How to Design Network?
In many situations, an application will have to
run on an existing architecture because that is what the organization is willing
or able to provide. In this case, the guidelines below can used, but they must
be modified to fit organizational constraints. Sometimes, however, the
architecture can be modified to provide the appearance of a new system. It is
very expensive to redesign large transactions processing systems, and some firms
have been updating the design of these systems by hiding the old system behind a
new PC interface.
In this section we suggest some guidelines for considering the interaction between hardware and software architecture and
systems design. The type of architecture will influence design. As systems
design we have very different choices depending on whether we plan to implement
on a LAN or mainframe with terminals.
Some basic guidelines are as follows:
- Start sizing architecture at the smallest and least expensive option. Can a suggested application be completed on a PC with packages? If there are multiple users accessing a central database, the answer is probably no. The same is true if there are too many simultaneous users. A PC will probably run Windows95 and above are Windows NT and will make use of a popular "suite" of office applications that include a spreadsheet, word processor, presentation graphics program, and database management system.
- If a standalone PC is not Adequate, can a system be developed using a LAN? The LAN can accommodate users who can share data files. The same software as above is appropriate but the server will probably run Windows NT. At some point, there may be too many users for the LAN, are more likely there will be too high a volume of activity for the server. It is also possible that the system must handle a large volume of transactions, in which case the LAN is not currently the nest alternative.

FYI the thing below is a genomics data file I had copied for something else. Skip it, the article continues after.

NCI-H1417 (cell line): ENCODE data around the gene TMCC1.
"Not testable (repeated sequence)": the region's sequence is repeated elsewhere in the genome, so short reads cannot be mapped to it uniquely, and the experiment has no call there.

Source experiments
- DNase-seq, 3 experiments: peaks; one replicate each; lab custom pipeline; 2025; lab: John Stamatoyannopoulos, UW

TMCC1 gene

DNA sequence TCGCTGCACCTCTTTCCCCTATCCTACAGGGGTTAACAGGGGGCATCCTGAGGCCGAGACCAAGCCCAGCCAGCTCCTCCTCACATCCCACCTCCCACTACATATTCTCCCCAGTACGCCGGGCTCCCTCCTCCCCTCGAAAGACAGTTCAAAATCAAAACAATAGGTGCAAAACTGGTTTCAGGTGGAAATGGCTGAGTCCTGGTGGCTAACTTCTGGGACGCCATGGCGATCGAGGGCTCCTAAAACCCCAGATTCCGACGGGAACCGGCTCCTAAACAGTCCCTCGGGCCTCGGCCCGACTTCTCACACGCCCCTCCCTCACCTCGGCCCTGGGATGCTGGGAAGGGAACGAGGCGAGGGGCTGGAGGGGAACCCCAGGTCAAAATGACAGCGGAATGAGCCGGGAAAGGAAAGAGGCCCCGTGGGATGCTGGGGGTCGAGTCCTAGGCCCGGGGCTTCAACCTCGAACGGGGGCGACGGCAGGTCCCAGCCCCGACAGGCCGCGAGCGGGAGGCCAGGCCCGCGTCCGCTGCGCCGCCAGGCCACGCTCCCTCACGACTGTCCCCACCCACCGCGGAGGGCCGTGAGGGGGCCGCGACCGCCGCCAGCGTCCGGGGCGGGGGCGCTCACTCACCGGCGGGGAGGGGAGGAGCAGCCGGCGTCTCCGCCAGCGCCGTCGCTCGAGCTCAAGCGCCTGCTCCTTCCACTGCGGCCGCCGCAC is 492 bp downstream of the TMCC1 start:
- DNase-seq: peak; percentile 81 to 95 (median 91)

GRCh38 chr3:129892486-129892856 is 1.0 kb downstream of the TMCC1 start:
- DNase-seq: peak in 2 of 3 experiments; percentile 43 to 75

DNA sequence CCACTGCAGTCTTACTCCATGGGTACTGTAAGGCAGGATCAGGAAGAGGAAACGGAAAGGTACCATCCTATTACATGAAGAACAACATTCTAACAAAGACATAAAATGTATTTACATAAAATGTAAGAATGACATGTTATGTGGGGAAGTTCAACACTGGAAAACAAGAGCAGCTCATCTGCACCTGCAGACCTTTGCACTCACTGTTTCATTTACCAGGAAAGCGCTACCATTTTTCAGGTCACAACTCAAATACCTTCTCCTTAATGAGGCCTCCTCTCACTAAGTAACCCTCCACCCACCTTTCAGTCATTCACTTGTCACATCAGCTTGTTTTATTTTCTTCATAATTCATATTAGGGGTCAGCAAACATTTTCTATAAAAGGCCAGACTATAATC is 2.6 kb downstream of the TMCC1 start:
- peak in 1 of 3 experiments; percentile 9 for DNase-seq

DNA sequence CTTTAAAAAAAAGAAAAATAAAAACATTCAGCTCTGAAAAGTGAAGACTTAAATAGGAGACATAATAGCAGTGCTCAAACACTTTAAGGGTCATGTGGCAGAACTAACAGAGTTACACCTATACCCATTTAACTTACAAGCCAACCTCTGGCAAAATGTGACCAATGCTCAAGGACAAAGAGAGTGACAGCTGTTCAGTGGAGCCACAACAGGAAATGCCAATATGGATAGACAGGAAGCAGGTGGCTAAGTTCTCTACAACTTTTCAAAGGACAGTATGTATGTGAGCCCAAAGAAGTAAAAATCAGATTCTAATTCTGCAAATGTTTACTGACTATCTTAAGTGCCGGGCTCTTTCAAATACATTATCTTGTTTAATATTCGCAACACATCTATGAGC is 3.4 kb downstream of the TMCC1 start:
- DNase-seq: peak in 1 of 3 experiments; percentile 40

- A client-server architecture featuring workstations and minicomputer as the server is a cost-effective alternative for many applications as long as the system cam handle the processing load. The server may run NT or UNIX, while the clients run Windows95 and above. User applications may be developed using the PC database management package, or a DBMS like Oracle or Sybase.
- Mini computers have the capacity to handle a large number of transactions and large databases and can control large communications networks. You may program these systems in the language of a DBMS or in a language like C ++.
- Mainframes can handle large volumes of transactions and huge databases. They, too, excel at controlling large communications networks. If the mainframe applications exists already, then you will probably have little choice in the programming language and operating system. However, if the application is new, and you are using a new, large computer, you may be able to use UNIX as the operating system and C or a 4GL as an applications development language.
- If users need local processing power and discretionary use of computers, a mixed network including mainframes and PCs is likely. This configuration is also popular when the organization has a large number of old computers and applications; networking them together provides users with the features they need and widespread data access.
- For providing links with customers, suppliers and others, consider the option of using the Internet and World Wide Web.